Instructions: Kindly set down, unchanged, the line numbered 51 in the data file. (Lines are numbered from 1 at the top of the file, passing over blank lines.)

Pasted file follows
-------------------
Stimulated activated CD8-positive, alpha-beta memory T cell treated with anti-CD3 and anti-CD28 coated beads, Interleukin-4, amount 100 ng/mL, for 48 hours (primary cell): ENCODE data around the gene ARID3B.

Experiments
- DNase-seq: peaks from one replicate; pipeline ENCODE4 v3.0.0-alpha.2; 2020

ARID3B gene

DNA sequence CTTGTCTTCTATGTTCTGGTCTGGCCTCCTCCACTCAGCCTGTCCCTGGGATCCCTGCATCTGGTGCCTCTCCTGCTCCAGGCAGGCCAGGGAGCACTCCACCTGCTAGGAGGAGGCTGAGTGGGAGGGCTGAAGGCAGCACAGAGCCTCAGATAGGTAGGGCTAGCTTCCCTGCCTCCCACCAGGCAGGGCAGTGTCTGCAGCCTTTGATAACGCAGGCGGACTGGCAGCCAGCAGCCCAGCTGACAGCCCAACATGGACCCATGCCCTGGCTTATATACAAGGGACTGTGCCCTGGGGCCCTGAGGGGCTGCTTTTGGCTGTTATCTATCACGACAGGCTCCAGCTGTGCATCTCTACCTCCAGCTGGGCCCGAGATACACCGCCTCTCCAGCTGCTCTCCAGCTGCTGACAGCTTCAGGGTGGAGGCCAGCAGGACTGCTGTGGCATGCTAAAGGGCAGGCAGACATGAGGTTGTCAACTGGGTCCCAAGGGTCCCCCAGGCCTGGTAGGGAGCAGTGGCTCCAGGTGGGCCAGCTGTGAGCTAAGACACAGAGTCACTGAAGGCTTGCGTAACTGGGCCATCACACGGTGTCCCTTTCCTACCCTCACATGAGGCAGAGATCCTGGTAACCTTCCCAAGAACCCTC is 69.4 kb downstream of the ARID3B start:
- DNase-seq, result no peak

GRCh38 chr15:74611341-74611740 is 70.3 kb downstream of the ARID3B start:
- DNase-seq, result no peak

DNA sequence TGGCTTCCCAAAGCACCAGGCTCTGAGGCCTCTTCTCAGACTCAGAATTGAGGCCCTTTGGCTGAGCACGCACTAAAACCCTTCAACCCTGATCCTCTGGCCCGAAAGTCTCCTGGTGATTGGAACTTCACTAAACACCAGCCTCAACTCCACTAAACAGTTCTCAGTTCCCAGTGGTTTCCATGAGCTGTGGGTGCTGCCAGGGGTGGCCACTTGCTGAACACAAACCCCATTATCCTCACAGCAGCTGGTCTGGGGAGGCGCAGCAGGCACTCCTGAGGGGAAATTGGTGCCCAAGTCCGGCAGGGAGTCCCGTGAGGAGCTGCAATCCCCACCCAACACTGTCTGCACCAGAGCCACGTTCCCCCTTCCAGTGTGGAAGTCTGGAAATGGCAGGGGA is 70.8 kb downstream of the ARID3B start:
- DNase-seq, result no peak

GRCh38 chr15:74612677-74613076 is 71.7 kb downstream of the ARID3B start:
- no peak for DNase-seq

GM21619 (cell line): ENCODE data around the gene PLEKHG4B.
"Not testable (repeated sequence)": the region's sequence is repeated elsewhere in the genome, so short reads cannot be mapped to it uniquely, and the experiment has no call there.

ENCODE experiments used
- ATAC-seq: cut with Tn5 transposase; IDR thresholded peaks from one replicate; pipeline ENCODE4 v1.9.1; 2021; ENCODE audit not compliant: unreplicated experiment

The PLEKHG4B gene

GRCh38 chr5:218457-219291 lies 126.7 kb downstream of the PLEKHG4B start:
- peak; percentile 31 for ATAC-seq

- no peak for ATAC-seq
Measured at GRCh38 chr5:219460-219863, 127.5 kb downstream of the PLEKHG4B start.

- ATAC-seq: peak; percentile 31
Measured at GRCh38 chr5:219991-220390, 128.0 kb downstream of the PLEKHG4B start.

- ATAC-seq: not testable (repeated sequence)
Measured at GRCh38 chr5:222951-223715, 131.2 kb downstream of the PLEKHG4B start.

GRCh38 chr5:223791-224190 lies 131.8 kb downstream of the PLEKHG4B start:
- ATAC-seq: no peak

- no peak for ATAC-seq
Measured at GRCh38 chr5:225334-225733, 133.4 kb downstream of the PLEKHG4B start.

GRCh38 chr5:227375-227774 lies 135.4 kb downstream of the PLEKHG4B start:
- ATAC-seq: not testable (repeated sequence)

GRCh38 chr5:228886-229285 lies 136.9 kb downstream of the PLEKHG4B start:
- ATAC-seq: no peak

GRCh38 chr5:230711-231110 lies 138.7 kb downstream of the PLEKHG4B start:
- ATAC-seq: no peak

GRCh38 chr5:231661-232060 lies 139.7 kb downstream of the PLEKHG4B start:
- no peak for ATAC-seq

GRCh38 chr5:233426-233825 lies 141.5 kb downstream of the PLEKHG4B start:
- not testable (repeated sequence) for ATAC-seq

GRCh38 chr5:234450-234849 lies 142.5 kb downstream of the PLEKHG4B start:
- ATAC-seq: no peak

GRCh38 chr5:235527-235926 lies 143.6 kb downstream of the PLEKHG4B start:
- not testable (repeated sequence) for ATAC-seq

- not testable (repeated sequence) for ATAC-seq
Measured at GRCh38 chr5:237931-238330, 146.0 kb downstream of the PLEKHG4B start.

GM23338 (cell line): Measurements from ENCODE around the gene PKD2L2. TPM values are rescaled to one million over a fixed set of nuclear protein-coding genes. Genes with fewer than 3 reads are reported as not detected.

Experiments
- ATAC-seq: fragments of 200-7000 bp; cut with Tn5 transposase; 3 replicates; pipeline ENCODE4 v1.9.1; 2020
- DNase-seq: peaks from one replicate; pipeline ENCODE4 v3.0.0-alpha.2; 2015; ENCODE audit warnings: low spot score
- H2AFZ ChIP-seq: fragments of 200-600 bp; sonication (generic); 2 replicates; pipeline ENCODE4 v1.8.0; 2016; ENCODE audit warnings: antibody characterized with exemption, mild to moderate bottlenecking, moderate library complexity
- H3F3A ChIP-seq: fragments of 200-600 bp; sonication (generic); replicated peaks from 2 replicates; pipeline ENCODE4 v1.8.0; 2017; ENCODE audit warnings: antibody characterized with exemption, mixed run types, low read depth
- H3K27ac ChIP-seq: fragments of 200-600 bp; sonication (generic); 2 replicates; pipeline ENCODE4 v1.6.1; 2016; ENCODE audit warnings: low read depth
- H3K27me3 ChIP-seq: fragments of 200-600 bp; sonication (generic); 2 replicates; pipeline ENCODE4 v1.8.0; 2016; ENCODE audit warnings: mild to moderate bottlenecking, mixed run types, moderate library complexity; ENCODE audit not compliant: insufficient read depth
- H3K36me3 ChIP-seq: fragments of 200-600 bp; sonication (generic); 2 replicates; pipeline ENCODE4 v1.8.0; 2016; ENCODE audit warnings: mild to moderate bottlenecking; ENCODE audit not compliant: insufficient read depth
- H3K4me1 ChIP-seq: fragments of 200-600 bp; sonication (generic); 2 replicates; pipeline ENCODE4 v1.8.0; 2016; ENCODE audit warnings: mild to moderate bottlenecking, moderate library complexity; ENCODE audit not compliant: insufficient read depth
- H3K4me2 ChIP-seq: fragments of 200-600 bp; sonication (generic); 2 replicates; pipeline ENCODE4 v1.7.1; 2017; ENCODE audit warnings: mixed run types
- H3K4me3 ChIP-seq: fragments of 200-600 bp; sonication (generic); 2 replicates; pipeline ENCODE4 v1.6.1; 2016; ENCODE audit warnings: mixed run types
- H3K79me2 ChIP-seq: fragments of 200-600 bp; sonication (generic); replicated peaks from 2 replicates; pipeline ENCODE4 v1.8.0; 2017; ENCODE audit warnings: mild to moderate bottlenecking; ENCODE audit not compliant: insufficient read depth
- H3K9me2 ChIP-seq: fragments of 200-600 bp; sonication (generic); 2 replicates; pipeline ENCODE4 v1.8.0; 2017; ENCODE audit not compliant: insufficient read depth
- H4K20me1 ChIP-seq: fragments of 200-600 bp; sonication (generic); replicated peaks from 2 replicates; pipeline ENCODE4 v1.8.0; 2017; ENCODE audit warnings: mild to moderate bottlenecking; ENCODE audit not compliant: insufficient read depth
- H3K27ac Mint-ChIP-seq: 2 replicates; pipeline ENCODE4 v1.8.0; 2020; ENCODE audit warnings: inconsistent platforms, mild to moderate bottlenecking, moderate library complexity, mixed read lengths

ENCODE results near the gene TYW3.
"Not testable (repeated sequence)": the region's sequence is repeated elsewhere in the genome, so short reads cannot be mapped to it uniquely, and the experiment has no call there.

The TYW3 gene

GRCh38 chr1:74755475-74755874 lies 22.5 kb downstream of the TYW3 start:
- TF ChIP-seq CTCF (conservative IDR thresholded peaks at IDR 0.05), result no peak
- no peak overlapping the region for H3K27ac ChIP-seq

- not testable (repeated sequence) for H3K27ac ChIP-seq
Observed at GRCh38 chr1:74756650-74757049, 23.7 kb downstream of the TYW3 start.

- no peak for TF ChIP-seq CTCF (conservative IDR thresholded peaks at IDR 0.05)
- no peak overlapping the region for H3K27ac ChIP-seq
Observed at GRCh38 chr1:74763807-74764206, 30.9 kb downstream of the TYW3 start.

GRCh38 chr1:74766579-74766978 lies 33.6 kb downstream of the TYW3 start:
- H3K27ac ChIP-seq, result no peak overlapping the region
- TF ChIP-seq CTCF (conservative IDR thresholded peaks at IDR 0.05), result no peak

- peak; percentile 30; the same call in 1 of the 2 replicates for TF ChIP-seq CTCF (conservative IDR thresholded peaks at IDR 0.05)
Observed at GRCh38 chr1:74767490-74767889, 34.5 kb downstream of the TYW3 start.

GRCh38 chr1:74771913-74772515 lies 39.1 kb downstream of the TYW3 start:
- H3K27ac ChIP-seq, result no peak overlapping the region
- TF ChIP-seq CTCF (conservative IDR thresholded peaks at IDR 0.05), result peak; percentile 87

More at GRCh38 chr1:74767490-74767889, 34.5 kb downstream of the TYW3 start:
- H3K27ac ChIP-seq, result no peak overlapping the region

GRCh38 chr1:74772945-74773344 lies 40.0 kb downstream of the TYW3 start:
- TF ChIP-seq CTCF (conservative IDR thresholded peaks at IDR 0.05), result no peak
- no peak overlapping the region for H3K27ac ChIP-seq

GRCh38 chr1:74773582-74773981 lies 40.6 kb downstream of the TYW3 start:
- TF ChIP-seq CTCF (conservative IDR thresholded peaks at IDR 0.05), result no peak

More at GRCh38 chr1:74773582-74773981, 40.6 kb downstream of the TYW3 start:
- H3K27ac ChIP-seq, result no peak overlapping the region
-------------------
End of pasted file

- H3F3A ChIP-seq: fragments of 200-600 bp; sonication (generic); replicated peaks from 2 replicates; pipeline ENCODE4 v1.8.0; 2017; ENCODE audit warnings: antibody characterized with exemption, mixed run types, low read depth